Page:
How to spot Echelon listening stations

The European Parliament's report into the network that snoops on civilian communications gives some useful clues on how to spot Echelon bases
Written by Matt Loney, Contributor

In its draft report into the Echelon communications interception network, the European Parliament provided a guide to identifying Echelon listening stations.

Most Echelon stations are, according to rapporteur Gerhard Schmid, operated by the US National Security Agency (NSA) or, in the case of the UK, by the Air Force on behalf of the British GCHQ intelligence service.

One such installation is RAF Menwith Hill, which is owned by the UK Ministry of Defence, and made available to the US Department of Defence as a communications facility. The station chief is provided by the NSA, and last summer there were 415 US military staff at RAF Menwith Hill, compared with just five UK military staff.

The main difference between sites such as Menwith Hill and other installations operated by civilian bodies such as the Post Office, BT, broadcasters or research institutions are that the latter group are open to visitors -- at least by appointment. Interception stations are not.

The other important differences lie in the type of antennae used and their size. A military site such as Menwith Hill will have various types of antennae: arrangements of tall rod antennae in a large-diameter circle (Wullenweber antennae), for example, are used for locating the direction of radio signals; circular arrangements of rhombic-shaped antennae (Pusher antennae) serve the same purpose; while omnidirectional antennae, which look like giant conventional TV antennae, are used to intercept non-directional radio signals.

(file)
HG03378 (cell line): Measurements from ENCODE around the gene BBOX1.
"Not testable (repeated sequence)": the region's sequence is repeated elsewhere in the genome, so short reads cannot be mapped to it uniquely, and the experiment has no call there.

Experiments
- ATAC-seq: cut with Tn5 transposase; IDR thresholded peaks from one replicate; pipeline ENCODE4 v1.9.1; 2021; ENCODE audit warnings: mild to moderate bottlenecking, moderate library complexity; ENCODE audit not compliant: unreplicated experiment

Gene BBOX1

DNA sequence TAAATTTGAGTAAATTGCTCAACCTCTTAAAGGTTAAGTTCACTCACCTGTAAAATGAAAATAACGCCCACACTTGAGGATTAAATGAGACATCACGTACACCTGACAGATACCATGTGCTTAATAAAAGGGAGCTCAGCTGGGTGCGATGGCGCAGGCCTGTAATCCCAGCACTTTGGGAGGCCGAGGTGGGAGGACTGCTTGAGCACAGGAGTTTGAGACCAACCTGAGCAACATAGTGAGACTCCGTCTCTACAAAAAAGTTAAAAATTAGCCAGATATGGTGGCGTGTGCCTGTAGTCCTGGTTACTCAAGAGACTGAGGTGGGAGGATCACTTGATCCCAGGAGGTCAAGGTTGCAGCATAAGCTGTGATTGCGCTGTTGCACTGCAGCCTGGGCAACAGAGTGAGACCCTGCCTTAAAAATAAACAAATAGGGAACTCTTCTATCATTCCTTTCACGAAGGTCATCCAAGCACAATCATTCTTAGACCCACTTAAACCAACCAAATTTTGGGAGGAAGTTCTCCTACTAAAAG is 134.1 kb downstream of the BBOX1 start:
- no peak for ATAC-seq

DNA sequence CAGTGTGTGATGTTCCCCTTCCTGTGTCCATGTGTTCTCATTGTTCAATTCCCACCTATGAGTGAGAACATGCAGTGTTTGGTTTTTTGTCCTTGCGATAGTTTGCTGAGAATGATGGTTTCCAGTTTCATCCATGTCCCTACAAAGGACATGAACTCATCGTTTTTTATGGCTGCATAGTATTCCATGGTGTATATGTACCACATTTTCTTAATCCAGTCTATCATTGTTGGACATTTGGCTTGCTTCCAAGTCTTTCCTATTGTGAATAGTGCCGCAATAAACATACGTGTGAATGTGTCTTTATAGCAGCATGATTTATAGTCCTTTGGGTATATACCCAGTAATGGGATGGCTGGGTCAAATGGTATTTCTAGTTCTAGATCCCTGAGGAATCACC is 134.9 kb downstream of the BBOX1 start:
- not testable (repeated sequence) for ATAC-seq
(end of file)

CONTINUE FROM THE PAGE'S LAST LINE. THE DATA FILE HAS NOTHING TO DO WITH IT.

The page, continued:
But only parabolic antennae are used to receive satellite signals. If the parabolic antennae are standing on an open site, it is possible to calculate which satellite is being received. Most often parabolic antennae are concealed under spherical white covers known as radomes: these protect the antennae, but also conceal which direction they are pointing in.

"If parabolic antennae or radomes are positioned on an intercepting station site," says Schmid in his report, "one may be certain that they are receiving signals from satellites, though this does not prove what type of signals these are".

Schmid goes on to single out military-run sites that are closed to the public and which have large parabolic antennae, with diameters of around 30 inches. "As far as your rapporteur knows there is no military application for antennae of this size," he says. "Consequently, if they are found on a site [run by the military with no public access], it may be concluded that civilian satellite communications are being intercepted on that site."

The reason that the European Parliament's own rapporteur had to work on clues such as the type and size of antennae is that there is still no official statement by the foreign intelligence services of the Echelon global interception system.

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